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TATE v. PACIFIC GAS & ELECTRIC COMPANY

September 26, 2002

RAYMON TATE, LIBERTY FUELS, INC., DALE SOBEK, AND 6000 S CORPORATION, PLAINTIFFS,
V.
PACIFIC GAS & ELECTRIC COMPANY, DEFENDANT.



The opinion of the court was delivered by: William Alsup, United States District Judge

ORDER GRANTING MOTION FOR PARTIAL SUMMARY JUDGMENT AND DISMISSING STATE CLAIMS

INTRODUCTION

In this antitrust and RICO case with supplemental state claims for relief, this is the final order in a series of orders addressing the federal claims. This order GRANTS defendant's motion for partial summary judgment and eliminates plaintiffs' claims under the Sherman Act. The state claims held in abeyance until now are all DISMISSED without prejudice to re-file in state court.

STATEMENT

On October 25, 2001, plaintiffs Raymon Tate, Liberty Fuels, Inc., Dale Sobek and 6000 S Corporation filed this action. They sued nine defendants, including various utilities, their respective holding companies, a retailer of natural gas for refueling natural-gas vehicles, and a vehicle manufacturer. The only defendant now left is Pacific Gas and Electric Company, a provider of natural gas and electricity in Northern California.

The complaint included eleven claims for relief. On November 30, plaintiffs filed the first amended complaint. The same claims were reasserted. In brief, plaintiffs alleged that defendants engaged in an unlawful monopolization, restraint of trade and conspiracy to quash competition in the natural-gas vehicles industry to prevent them from successfully going to market with the Liberty Station 2000, a small-scale, natural-gas liquefier and refueling station used for dispensing liquefied natural gas (LNG) to vehicles.

On February 11, 2002, defendants moved to dismiss the first amended complaint. Since that complaint was disorganized, the Court withheld immediate ruling on the merits of the motions to dismiss, giving plaintiffs a choice of standing on their pleading or taking one more opportunity to plead their best case on the federal antitrust and RICO claims, taking into account the many arguments made to dismiss. Plaintiffs chose to amend. The state claims were held in abeyance.

On April 18, plaintiffs filed the second amended complaint. On May 8, the parties stipulated to the dismissal of all defendants without prejudice, except for PG&E, Southern California Gas Company, and San Diego Gas & Electric Company. The three utilities then collectively moved to dismiss the federal claims. On June 17, an order issued granting in part and denying in part that motion. All claims against Southern California Gas and San Diego Gas & Electric were dismissed. The second amended complaint failed to state any claim against them. Only bald and conclusory allegations were directed their way.

With respect to PG&E, the outcome was different. Well-pled facts were levied. Indulging all reasonable inferences and assuming true all well-pled facts, that order held that plaintiffs adequately pled a relevant market and monopoly power. The order eliminated, however, all alleged predation based on false grant applications for public funding and based on product disparagement. The only cognizable predation, a necessary element of a Section 2 claim, was based on alleged refusals to deal. Thus, the only antitrust claims that survived were the monopolization or attempted-monopolization claims based on alleged refusals to deal. The order stated:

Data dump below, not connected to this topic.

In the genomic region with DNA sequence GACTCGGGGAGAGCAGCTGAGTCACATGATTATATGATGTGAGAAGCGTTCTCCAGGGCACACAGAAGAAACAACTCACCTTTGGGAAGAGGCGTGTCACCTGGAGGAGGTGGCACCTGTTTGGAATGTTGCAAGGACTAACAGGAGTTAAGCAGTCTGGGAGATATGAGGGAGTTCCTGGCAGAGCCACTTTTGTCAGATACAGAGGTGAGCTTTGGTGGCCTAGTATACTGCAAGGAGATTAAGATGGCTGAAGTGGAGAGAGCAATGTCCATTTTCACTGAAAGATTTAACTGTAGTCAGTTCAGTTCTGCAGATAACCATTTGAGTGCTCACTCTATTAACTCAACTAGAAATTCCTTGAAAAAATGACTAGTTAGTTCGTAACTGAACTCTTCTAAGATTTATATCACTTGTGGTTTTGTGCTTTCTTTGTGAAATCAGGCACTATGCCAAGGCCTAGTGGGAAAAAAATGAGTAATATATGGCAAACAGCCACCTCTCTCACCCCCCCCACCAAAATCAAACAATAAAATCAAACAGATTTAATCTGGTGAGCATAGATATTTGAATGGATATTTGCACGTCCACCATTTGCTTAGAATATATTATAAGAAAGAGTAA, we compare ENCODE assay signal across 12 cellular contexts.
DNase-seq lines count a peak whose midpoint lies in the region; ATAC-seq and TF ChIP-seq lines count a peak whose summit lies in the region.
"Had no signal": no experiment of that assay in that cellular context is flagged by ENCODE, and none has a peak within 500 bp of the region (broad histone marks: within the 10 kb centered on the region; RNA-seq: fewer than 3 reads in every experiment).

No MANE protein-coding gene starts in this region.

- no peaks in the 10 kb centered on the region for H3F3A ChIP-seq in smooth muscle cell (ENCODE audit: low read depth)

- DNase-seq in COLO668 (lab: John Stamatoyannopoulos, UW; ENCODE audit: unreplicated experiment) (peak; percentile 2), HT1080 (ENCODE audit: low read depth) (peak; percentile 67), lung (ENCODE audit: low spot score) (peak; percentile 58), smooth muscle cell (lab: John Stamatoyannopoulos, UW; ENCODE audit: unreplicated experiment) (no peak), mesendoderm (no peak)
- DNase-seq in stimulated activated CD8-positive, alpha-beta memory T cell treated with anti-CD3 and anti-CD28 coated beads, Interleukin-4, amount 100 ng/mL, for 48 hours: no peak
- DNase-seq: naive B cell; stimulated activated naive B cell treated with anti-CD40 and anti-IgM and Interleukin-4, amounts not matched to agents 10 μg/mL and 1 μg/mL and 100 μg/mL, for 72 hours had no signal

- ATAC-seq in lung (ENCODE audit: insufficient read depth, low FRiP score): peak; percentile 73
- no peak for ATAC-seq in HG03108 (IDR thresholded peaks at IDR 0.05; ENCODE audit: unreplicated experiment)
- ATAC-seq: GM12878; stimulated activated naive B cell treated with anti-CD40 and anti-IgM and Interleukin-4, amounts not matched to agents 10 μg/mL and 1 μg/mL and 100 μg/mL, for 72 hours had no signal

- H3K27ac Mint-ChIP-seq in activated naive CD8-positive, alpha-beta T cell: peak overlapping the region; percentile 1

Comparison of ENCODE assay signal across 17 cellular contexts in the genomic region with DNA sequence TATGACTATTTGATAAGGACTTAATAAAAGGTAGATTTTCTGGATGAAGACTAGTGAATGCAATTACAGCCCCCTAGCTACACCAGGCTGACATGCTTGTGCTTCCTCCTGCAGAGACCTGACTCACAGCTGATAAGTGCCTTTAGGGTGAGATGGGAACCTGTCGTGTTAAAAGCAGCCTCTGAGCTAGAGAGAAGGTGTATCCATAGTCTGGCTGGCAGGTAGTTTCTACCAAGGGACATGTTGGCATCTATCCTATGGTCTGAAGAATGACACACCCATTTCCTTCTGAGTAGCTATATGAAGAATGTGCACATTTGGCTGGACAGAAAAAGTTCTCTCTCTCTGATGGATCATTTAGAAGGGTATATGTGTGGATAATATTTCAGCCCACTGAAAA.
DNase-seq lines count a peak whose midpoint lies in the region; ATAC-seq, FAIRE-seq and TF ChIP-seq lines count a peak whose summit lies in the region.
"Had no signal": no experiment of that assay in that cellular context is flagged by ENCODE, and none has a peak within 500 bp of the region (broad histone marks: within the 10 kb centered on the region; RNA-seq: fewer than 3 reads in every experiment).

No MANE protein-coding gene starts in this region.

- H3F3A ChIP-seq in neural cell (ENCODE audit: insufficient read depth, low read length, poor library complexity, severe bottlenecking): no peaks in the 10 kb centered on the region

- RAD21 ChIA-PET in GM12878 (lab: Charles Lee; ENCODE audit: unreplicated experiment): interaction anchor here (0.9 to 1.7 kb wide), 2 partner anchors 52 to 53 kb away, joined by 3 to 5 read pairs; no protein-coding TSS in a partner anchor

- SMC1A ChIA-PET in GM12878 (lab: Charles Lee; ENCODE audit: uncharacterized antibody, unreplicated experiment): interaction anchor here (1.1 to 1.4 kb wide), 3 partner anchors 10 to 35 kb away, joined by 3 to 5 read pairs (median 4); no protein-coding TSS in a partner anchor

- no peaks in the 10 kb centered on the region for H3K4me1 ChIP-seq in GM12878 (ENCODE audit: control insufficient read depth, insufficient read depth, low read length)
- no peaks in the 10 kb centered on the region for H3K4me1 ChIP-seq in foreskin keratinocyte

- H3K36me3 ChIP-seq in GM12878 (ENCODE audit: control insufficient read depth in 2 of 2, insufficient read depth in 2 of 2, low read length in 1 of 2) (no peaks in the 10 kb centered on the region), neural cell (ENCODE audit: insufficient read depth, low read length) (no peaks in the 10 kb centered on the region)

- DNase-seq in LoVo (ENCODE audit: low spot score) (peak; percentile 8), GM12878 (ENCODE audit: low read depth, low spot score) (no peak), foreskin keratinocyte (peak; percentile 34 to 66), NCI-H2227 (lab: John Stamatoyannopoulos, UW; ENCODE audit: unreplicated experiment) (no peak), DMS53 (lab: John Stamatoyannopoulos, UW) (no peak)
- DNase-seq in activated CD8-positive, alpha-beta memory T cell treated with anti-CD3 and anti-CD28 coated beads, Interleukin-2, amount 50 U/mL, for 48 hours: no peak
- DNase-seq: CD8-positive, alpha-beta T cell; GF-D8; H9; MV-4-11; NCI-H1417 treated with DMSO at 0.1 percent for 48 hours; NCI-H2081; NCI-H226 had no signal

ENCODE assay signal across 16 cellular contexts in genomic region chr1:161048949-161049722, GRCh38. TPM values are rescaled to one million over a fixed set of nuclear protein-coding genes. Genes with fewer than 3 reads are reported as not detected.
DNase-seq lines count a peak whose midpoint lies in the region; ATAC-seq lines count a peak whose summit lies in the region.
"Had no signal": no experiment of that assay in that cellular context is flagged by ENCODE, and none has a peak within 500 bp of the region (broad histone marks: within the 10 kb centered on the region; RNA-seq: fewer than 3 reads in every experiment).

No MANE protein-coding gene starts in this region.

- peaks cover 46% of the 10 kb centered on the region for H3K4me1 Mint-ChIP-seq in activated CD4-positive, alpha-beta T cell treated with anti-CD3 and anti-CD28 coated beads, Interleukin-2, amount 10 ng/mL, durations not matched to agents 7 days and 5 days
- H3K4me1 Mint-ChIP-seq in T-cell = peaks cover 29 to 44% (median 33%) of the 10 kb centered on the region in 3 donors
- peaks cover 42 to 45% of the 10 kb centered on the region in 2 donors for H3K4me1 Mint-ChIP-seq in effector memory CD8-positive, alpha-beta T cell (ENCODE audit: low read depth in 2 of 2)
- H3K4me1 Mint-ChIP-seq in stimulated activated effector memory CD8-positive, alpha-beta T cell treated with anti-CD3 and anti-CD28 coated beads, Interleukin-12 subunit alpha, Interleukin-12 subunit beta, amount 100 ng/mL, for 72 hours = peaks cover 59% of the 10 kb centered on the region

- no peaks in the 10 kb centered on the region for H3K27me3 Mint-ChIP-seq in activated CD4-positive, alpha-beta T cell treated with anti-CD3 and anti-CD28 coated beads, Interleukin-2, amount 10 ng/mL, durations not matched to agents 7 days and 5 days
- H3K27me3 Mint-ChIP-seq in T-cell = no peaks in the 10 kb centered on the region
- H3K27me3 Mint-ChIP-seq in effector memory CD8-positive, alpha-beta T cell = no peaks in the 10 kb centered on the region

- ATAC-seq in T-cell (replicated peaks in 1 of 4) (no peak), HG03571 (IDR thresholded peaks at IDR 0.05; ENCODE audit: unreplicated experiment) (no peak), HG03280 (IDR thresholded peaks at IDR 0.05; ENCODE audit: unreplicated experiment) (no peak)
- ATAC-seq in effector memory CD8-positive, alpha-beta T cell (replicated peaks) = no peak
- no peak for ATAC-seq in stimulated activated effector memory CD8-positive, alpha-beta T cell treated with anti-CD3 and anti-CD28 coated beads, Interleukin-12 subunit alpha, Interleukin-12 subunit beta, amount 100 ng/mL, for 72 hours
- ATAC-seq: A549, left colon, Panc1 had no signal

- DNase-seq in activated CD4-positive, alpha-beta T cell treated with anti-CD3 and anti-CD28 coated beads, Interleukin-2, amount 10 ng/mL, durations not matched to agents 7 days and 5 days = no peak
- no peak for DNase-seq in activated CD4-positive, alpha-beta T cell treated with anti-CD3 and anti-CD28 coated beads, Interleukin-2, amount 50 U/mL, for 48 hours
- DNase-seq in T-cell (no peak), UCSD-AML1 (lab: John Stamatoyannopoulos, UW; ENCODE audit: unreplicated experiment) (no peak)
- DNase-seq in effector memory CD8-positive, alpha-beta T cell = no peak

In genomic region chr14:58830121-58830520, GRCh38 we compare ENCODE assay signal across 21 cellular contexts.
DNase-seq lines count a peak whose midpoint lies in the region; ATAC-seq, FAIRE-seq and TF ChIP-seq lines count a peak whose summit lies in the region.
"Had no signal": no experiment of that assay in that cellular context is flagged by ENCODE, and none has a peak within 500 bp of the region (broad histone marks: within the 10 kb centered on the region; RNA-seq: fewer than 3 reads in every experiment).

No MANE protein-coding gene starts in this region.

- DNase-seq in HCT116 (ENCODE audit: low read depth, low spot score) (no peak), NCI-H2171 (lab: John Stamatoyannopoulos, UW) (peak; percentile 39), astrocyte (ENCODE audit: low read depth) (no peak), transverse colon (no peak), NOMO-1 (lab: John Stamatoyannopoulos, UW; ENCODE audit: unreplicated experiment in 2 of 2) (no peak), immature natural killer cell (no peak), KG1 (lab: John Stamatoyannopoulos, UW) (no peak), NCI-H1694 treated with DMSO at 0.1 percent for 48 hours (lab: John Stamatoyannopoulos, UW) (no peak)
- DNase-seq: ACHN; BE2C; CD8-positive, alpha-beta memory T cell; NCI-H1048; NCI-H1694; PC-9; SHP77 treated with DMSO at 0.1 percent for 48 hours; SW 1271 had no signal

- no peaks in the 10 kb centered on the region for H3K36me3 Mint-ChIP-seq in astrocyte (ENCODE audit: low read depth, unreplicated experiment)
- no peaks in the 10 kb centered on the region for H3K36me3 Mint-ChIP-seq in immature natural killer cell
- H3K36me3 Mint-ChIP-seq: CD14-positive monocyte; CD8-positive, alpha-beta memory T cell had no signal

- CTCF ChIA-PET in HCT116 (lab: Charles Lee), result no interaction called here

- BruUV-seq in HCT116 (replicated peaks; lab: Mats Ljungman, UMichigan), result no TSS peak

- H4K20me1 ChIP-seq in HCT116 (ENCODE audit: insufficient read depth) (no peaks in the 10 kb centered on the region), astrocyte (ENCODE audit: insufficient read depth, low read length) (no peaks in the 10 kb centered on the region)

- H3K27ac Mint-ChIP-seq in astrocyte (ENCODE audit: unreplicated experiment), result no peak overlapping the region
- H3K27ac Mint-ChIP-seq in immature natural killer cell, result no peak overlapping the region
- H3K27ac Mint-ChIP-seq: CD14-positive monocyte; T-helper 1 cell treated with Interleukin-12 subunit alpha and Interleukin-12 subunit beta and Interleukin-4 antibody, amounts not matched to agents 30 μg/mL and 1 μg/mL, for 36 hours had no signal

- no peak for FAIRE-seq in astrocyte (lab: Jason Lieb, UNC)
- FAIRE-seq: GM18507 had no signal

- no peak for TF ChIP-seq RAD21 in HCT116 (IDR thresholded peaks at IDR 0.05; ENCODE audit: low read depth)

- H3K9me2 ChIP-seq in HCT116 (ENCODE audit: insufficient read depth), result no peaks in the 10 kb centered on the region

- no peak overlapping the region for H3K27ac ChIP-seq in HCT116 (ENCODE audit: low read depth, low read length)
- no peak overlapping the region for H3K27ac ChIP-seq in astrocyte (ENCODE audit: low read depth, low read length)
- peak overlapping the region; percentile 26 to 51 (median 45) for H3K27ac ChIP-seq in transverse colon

Given that PG&E dominated both the relevant downstream market and upstream utility market, it would have been predatory for PG&E to frustrate interconnections or to impose substantial conditions not imposed on others, where the intent or effect was to suppress competition in the downstream market, at least where such an installation would have been permissible under the relevant utility law, the interconnection was properly requested, and no valid business justification existed for a refusal. Aspen Skiing Co. v. Skiing Corp., 472 U.S. 585, 595-96 (1985); Oahu Gas Serv., Inc., v. Pacific Resources, Inc., 838 F.2d 360, 367-68 (9th Cir. 1988).

Additionally, the order held that plaintiffs had failed to allege any proper RICO claims. One fatal flaw was the lapse in pleading the predicate acts of mail and wire fraud with specificity. Concurrently, another order directed discovery on the issue of gas supply, the supposed subject of the refusal to deal. The order gave priority to discovery on the federal claims. Milestones where set for the parties to complete discovery on the gas-supply issue. That completed, PG&E now moves for partial summary judgment on the remaining federal issue.

Now defunct and in bankruptcy, plaintiff Liberty Fuels was formed in 1998 to market and manufacture the Liberty Station 2000 and other natural-gas vehicle equipment. The Liberty Station 2000 is a small-scale, natural-gas liquefier and refueling station used for dispensing LNG to natural-gas vehicles. It is a large and mobile unit about the size of a train locomotive that connects to a dispenser that looks like an ordinary gas pump at a service station. Plaintiff Raymon Tate is the co-founder and chairman of Liberty Fuels. Plaintiff 6000 S Corporation is a real-estate management and holding company and an investor in Liberty Fuels. Plaintiff Dale Sobek is the founder and controlling shareholder of 6000 S Corporation.